Monroe County History Center Exhibits:

  • “What Is Your Quilting Story?”; through July 31st
  • Photo exhibit, “Bloomington: Then and Now” by Bloomington Fading; through October 27th

The Electron Pencil:

TODAY’S QUOTE

“Astronomers. like burglars and jazz musicians, operate best at night.” — Miles Kington

LOOK TO THE SKIES

If you’re a space geek and an early riser here in Bloomington (a scant club, I admit), you’ll have plenty of opportunities to see the International Space Station over the next couple of weeks.

With the late sunrises at this time of year the sky remains dark even after some of us unlucky souls are planted at our desks, casting dirty looks at our fellow miserable coworkers. But if you’re alert and can spare the energy to look upward you can see the mighty ISS shooting overhead between the hours of 5:30 and 7:30am.

Here’s NASA’s schedule of sightings from Bloomington:

The ISS is home to a half dozen astronauts: three Russkies, three brave and handsome Americans, and one Japanese. Sorta neat how Russian and American spaceguys (and gals on occasion) are now cooperating for long months aboard an orbiting laboratory, isn’t it?

The International Space Station At Sunrise

This is especially so considering that the true aim of each country’s space program back in the 1950s and very early ’60s was the development of intercontinental ballistic missiles. Eventually, thousands of ICBMs were pointed at cities in the two nations for the purpose of incinerating them with thermonuclear weapons.

It’s a wonder any of us who grew up in those psycho, edgy years are even acquainted with sanity now.

For that matter, who among our parents and grandparents alive during the Pearl Harbor and Hiroshima years would have dreamed Japanese and Americans would be among the tightest of geo-political pals in the 21st Century?

Believe it or don’t, there is a bit of good in this mad, mad world.

RYDER’S TOP TEN ISSUE

My pals R.E. Paris and Dave Torneo and I are three of the featured writers in the Ryder magazine annual Top Ten issue.

R.E. breaks all the rules and selects some three dozen books that fascinated her and, in her learned view, are representative of trends in the publishing universe. Her choices range from the “Steve Jobs” bio by Walter Isaacson to Stephen King’s “11/22/63,” an alternative history that supposes John F. Kennedy had survived his wounds on the eponymous date, and to the Islamic fairytale graphic novel, “Habibi.”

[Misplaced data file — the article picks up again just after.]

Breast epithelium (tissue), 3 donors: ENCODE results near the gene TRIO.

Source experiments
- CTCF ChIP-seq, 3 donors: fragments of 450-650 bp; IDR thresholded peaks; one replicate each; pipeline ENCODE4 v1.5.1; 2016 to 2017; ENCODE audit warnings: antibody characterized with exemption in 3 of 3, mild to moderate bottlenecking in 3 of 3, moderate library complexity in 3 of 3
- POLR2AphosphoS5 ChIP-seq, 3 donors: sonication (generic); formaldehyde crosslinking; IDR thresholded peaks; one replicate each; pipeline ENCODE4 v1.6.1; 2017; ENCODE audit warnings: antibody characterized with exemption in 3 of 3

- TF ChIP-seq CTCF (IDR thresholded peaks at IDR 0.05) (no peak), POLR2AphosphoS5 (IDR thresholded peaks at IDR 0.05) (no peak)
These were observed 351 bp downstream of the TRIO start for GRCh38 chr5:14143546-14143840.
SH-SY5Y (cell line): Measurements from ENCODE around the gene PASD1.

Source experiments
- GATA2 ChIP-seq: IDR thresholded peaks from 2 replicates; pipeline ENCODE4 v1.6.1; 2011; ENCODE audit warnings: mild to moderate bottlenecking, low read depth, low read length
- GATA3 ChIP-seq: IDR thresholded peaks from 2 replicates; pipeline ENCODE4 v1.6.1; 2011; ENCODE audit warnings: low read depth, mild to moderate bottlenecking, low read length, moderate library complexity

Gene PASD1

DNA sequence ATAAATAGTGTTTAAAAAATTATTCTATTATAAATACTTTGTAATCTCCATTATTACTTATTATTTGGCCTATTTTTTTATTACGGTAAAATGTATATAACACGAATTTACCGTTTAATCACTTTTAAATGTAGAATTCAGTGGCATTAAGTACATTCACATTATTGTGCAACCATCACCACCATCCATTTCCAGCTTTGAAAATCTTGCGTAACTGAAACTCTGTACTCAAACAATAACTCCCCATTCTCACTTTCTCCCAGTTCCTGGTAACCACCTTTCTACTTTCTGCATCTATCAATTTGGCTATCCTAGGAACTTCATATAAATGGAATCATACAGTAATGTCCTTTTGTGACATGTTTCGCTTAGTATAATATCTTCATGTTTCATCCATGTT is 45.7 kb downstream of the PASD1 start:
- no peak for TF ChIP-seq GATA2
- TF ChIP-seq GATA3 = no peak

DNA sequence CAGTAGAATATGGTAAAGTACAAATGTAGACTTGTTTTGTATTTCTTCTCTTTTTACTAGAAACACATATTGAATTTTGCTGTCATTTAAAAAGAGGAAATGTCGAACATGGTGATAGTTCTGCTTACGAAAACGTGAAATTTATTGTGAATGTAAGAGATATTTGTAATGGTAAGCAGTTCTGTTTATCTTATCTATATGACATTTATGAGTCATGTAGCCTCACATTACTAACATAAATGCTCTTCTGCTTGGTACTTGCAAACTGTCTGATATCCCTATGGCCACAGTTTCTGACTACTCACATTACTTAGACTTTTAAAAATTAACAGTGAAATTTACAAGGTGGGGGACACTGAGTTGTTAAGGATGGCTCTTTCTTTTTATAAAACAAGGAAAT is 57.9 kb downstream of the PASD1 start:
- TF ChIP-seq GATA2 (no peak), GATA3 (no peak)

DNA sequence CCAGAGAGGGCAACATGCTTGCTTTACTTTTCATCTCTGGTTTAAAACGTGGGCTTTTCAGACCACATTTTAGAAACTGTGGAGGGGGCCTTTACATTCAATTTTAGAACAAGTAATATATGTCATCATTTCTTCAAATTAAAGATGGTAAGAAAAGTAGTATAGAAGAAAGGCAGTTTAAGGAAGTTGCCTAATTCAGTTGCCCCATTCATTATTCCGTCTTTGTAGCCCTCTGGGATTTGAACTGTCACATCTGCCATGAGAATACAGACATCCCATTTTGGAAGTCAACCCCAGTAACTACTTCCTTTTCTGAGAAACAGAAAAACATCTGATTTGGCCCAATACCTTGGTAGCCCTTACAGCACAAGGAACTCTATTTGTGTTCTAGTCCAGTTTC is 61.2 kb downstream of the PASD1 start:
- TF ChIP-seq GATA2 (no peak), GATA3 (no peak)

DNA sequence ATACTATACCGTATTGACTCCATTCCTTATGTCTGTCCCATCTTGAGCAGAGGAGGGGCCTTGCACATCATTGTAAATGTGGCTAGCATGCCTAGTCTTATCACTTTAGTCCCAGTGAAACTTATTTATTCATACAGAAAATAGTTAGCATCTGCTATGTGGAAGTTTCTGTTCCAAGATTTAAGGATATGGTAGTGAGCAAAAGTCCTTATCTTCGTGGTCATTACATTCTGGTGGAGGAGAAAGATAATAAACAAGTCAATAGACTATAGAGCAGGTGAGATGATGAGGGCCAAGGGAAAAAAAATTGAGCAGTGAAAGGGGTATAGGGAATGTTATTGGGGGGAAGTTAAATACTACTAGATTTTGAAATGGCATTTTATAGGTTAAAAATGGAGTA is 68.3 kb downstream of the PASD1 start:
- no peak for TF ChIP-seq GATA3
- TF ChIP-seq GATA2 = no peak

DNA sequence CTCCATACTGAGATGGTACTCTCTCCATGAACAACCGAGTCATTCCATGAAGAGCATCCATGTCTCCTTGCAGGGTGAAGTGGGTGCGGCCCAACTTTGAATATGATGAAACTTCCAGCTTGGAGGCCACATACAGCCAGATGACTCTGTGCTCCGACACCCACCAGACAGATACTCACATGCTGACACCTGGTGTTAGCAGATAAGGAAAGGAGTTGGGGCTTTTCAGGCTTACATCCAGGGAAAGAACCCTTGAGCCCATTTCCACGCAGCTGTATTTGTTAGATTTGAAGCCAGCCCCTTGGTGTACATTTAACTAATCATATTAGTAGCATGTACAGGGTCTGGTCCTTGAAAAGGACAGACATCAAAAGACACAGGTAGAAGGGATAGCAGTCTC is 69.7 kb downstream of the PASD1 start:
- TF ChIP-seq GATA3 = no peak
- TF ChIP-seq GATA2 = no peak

Dave, one of the most serious readers I know, writes about his ten best books of the year. He actually read the 800-page “Letters of Samuel Beckett: 1941-1956.” Man, Beckett probably kept the Royal Mail in the black all by himself. Torneo also dug Teju Cole’s “Open City” and Ross Gay’s “Bringing the Shovel Down.”

Beckett

Me? I pointed my smart-assed knives at the city and state’s elective office holders, pricking the top ten political stories of the year. (And, yes, the pun is intentional, on three levels). By happy coincidence, one of my top stories is Bloomington’s rewriting of its gun laws to coincide with Indiana’s. I note that it is now legal to pack heat in the Monroe County Public Library.

Comforting, isn’t it?

Guns N’ Books

Anyway, pick up the Ryder this month or you’ll be woefully ignorant for the rest of the year.

WE DO FACEBOOK SO YOU DON’T HAVE TO

A no-spamily, no brattle zone.

◗ Special educator extraordinaire Erin Wager-Miller directs our attention to movie hunk George Clooney’s take on the difference between the two parties in this holy land. The Dems, Clooney feels, can’t sell themselves as well as the Republicans.

Here’s a closeup of the quote:

SKY PILOT

Eric Burdon & The Animals‘ 1968 song was not about the elation of soaring through almost unimaginable altitudes (which I’d thought when I first heard it as a 12-year-old). It was an anti-war polemic about a military chaplain in Vietnam who blesses a unit of soldiers preparing to go out into the jungle for an overnight raid.

Now, nearly half a century later, we still pay military chaplains to sprinkle holy water on men and women to go out to kill and be killed. And, just as in Vietnam, this nation’s bosses still can’t give us valid reasons why in the hell they’re doing it.